The political use of history never stops. It just becomes sillier.

A politician in Pennsylvania wants his constituents to recover from the federal government the cost of a bridge he says was burned by Union forces in 1863. He is going to talk to Secretary of Defense Donald Rumsfeld about it. Well, a politician can be expected to make politics with whatever material comes to hand.

What do we make of historians doing the same?

Start with an impossibly broad topic, load it down with empty stereotypes, then write an op/ed piece with your insights. You may think this item escaped from a freshman dorm, but a University of Florida professor is the proud exponent of comparisons between Iraqi honor, 2003, and Southern honor, 1865. He requires the government (Rumsfeld again) act on his "historical" insights.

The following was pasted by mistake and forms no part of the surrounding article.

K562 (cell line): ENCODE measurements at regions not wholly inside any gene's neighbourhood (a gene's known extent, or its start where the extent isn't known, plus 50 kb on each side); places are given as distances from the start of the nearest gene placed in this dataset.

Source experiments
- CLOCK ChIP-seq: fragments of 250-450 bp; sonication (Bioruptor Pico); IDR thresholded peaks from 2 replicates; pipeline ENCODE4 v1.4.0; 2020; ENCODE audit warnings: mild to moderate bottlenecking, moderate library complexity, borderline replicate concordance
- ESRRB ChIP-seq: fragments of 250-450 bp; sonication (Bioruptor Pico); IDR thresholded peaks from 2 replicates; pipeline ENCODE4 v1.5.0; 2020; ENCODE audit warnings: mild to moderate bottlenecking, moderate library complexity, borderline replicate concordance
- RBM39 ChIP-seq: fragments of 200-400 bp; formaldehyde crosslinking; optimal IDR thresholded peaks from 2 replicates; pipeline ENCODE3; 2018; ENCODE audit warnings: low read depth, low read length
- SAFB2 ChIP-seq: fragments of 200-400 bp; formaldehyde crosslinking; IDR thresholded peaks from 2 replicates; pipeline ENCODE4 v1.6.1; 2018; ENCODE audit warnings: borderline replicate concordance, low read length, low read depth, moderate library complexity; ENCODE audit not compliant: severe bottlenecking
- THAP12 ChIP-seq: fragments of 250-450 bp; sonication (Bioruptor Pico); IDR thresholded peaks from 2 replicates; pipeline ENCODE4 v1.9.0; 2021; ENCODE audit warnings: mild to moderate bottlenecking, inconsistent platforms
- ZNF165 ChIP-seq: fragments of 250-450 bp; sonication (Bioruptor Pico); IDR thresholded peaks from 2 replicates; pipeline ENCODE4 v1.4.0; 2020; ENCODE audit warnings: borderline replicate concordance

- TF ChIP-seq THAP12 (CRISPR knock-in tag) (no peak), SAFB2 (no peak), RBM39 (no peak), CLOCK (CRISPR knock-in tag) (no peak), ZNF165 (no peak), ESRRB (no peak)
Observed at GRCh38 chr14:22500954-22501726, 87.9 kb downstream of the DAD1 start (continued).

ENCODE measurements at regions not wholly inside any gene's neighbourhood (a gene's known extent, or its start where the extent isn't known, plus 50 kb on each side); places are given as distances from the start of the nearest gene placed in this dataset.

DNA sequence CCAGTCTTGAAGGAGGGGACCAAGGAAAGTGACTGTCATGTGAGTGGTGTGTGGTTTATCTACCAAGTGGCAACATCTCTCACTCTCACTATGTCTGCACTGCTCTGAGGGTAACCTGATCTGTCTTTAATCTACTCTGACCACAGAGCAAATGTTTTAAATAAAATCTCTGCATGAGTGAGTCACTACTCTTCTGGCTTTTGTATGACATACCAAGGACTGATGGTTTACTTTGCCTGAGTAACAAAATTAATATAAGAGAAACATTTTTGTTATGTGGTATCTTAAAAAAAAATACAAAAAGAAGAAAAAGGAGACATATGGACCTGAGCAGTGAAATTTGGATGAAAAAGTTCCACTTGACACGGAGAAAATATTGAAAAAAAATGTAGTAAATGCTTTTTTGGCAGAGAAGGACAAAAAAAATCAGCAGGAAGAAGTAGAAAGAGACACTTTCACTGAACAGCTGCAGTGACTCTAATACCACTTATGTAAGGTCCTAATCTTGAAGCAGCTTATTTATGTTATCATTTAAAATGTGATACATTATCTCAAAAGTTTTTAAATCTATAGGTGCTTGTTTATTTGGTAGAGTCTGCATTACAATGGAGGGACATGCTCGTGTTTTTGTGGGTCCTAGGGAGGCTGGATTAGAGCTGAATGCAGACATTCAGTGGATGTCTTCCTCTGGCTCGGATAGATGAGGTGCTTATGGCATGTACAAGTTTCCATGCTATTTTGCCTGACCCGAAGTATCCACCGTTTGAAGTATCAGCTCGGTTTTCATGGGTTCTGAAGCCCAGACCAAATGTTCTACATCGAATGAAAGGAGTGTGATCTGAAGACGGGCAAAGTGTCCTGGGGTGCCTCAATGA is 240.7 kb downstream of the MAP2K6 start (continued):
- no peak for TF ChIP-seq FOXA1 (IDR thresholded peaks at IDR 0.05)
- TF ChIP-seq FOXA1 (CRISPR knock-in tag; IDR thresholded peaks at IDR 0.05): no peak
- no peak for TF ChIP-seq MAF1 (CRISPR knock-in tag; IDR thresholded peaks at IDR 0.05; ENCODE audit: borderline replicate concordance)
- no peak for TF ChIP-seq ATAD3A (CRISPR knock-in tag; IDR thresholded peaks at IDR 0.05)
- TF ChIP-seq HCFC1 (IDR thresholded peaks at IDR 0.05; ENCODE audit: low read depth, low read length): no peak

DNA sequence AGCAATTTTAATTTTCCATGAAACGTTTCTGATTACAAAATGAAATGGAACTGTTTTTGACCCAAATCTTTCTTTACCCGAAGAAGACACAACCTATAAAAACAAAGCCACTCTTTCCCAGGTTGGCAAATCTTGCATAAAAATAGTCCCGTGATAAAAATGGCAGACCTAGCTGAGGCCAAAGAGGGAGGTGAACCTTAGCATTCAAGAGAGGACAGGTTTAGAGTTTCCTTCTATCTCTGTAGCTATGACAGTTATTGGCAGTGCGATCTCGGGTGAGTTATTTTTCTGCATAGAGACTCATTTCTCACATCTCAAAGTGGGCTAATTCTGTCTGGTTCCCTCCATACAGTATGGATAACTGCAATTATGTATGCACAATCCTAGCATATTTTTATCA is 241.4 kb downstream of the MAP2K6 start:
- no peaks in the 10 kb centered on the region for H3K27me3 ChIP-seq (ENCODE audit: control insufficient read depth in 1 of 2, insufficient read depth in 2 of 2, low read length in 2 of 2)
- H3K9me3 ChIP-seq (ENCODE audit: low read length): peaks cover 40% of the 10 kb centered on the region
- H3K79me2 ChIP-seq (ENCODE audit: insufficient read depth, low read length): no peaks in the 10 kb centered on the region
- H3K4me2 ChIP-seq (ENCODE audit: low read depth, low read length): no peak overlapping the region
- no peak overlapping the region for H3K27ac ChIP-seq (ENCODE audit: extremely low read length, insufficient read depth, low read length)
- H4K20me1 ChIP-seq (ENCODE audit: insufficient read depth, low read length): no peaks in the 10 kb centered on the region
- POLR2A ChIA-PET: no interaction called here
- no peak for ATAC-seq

Or, start with an impossibly narrow topic, load it down with immense freight, and you can use it to explain modern "feelings." You may think this escaped from the corner tavern, but a University of Michigan professor tells the press that Alabamans currently dislike high property taxes based on their ancestors' experiences with property taxes during Reconstruction.

I hope to see the names of these gentlemen on the historians' hot-seat list before too long.

Politics wrote history from 1860-1865, and it used the newspapers, but it was a certainly better quality of politicized history.